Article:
I'm glad to see this article, which talks about some of what's behind spiritual direction, but more importantly, the experience of people who seek out, and find it helpful, to talk to someone about their spiritual lives.

Certified spirit guides | Philadelphia Inquirer | 09/23/2009:

Certified spirit guides
Quietly, compassionately, spirit directors take the soul by the hand, helping a seeker tap deeper dimensions.

By Anndee Hochman

For The Inquirer

Fifteen years ago, Susan Cole was a pastor with a troubling dilemma: She felt unable to pray. It was a stressful time in her parish at Arch Street United Methodist Church in Center City, and Cole felt her anxiety climbing. She tried closing her eyes and focusing on a meaningful passage of Scripture. She tried waking before dawn to pray. All that did was make her tired.

'I was a mess,' she recalls. 'I would feel myself working really hard, I'd get more anxious and not feel any connection to God.'

Monday, September 21, 2009

Gathering together, building community

How to explain this deep-seated urge I have...?

I am a match-maker. I love to put people together with resources; I love to bring people together with other people I think they'll have good conversations with; I love to make connections, to knit things together with each other in unexpected ways that work in new ways. I adore connecting people with one another. ("A, meet B. B, meet A. Here's what made me think I should introduce you, but I'm sure there are other things I don't know about. Talk amongst yourselves...")

Fostering space for people to get together, building community, this has been an important (to me) part of my ministry since sometime in the late 80s or the early 90s.

When I went back to college in the early 90s and became part of the Pagan community there, I started organizing dinner get-togethers in the dining halls, or small private rooms just outside them, for Sabbats. I felt that it was important that people who are part of a minority religion, without any kind of campus ministry, who were from different traditions, who didn't know each other well enough to be in circle together necessarily, should have the chance to celebrate together in a meaningful way and to be in community with each other in a way that didn't require the intimacy being in circle together does.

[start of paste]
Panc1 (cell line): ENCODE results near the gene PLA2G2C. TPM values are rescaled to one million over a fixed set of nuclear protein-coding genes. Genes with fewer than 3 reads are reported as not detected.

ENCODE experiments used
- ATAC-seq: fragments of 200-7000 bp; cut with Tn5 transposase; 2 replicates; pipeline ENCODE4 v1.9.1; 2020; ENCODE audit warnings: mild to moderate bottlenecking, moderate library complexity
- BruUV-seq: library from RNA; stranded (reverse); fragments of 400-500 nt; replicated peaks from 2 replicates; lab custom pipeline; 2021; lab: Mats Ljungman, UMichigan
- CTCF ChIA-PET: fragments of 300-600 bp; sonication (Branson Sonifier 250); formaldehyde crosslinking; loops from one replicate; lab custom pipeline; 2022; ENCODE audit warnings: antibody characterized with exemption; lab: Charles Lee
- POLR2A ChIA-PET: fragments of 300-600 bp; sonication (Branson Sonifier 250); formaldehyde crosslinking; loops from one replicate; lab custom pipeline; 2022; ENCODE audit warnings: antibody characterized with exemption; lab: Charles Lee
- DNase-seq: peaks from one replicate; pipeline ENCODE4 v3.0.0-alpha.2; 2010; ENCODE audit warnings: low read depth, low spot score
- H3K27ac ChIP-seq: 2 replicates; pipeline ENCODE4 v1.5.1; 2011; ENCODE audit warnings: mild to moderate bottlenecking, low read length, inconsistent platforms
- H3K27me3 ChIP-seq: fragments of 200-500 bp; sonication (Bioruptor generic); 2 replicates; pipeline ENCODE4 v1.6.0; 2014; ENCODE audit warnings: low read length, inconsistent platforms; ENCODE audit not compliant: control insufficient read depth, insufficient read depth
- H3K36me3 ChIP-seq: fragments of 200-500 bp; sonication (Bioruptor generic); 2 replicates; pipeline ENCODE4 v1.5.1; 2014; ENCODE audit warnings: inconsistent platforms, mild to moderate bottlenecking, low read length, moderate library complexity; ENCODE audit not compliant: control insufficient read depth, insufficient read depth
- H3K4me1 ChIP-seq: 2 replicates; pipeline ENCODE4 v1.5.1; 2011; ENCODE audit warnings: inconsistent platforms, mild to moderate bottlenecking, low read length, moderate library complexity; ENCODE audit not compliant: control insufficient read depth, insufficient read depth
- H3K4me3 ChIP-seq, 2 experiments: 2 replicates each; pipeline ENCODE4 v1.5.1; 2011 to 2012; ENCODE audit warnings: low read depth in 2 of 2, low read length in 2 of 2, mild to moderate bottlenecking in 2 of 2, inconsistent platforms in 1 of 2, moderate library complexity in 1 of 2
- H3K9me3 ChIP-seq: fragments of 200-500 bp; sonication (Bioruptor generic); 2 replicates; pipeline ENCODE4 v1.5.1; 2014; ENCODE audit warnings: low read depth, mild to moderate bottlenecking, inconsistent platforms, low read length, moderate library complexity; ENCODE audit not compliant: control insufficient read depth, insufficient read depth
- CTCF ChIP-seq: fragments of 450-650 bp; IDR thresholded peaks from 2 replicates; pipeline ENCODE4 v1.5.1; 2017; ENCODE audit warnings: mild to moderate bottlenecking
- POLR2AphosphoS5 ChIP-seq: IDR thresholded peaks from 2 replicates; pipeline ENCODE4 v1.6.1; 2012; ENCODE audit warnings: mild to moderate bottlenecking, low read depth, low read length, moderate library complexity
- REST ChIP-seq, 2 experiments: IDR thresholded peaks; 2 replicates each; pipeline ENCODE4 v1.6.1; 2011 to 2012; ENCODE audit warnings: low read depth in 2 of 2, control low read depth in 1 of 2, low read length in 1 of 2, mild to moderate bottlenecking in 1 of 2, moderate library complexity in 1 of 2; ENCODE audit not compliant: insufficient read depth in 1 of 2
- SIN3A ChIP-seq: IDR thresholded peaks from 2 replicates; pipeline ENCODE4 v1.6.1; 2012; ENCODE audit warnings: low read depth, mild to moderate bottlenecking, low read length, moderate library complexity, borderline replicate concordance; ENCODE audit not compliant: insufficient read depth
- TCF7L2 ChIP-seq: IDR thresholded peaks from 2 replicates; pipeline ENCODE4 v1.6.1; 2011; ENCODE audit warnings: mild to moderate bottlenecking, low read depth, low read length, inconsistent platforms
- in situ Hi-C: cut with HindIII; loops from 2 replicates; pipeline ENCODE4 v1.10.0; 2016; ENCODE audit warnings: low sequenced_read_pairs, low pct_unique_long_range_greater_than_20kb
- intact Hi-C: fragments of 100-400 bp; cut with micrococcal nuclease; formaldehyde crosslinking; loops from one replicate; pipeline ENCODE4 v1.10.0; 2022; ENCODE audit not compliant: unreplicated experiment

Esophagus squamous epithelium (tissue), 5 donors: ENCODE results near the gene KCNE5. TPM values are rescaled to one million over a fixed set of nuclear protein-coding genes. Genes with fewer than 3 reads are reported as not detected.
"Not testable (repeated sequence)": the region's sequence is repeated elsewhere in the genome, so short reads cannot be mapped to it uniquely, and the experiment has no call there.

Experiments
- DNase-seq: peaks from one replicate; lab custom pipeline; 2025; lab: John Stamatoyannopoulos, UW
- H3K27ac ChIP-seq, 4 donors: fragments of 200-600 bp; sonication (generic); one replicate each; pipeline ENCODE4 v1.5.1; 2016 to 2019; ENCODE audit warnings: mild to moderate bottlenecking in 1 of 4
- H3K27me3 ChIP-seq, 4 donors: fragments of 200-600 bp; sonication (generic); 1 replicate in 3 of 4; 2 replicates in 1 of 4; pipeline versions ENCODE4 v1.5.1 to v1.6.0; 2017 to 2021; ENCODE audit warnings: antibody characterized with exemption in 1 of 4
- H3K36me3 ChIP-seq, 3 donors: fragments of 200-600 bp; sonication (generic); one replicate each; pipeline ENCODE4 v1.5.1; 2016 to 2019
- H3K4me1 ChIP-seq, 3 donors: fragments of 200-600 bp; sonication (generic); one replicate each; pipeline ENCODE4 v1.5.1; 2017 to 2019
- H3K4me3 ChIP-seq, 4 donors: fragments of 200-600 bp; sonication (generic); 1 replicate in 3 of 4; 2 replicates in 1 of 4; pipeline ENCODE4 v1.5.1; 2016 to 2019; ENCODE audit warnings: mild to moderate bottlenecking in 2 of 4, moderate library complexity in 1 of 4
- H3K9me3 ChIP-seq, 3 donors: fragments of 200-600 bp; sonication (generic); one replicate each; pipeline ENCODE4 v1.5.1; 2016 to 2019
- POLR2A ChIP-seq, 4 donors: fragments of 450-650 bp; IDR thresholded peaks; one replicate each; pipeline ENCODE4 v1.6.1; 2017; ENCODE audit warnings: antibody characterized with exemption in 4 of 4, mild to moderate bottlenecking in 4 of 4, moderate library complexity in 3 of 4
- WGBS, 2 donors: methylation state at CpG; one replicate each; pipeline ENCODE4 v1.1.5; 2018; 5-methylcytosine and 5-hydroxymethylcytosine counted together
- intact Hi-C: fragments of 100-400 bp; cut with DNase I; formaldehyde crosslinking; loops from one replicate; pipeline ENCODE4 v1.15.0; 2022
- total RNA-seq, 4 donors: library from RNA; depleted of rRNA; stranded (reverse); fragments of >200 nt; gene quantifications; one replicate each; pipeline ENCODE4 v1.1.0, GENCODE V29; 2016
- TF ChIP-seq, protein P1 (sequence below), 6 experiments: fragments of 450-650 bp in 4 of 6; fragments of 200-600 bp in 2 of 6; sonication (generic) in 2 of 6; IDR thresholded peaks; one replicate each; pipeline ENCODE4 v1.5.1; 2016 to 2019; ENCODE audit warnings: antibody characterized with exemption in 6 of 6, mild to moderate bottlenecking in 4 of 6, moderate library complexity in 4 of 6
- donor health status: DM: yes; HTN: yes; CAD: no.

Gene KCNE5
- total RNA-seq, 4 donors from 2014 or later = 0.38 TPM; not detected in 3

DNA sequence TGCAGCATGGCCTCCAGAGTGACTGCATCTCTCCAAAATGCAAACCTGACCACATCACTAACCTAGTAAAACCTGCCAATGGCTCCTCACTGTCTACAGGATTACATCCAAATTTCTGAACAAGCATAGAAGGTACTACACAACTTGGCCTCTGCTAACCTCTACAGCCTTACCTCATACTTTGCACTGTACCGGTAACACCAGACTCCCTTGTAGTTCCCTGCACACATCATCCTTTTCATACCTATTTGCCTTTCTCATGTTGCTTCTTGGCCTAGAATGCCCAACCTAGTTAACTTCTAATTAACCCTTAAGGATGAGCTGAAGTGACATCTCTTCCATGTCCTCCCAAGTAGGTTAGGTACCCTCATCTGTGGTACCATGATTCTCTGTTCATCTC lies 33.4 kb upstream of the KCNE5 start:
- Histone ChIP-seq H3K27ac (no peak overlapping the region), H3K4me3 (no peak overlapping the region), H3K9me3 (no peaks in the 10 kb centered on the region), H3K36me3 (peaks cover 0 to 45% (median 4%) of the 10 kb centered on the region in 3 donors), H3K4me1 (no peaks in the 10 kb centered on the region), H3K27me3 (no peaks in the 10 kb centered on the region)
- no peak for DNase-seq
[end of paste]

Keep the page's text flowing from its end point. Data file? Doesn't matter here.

After my life was no longer centered on campus, this translated -- predictably perhaps -- into wanting to hold Sabbat potlucks.

This wish came true as part of the work Nif and I did in the early years of Roses, Too! Coven. (Well, the idea to start something that might grow into a Coven came about at a potluck in the first place, now that I think of it.) Once we had our feet under ourselves enough to start hosting things, we started throwing Sabbat potlucks. These eventually became one of the signature features of Roses, Too! Coven, drew all sorts of people, and became quite a community. I admit some pride in the fact that the extended potluck community included plenty of non-Pagans and plenty of folks who claimed no spiritual path at all, people who did ritual with us and people who never once did ritual with us -- but for whom coming together in this way, sharing food and drink, music, and our stories, was somehow important.

(Now that I'm back in the Delaware Valley, I'm looking forward to starting Roses, Too! reunions, and hosting regular Sabbat potlucks here again, too.)

Different kinds of wanting-to-bring-people-together have been on my mind a lot lately:

1) The week we moved was the Full Moon in September. I knew there was no way we'd have our act together enough to host worship. I happened to ask folks on the QuakerPagans YahooGroup if anyone in the Philly area was interested. Really, before I even blinked, someone had Full Moon Meeting for Worship all arranged for a location in Delaware County, and other folks had made plans to join us in worship from far away.

We definitely felt their presence during our worship here. That reminded me a lot of the sense I used to have, of kinship with Witches everywhere celebrating the Full Moon and the Sabbats, and of the sense I have talked with my Meeting about, of being with them even from afar through Meeting for Worship.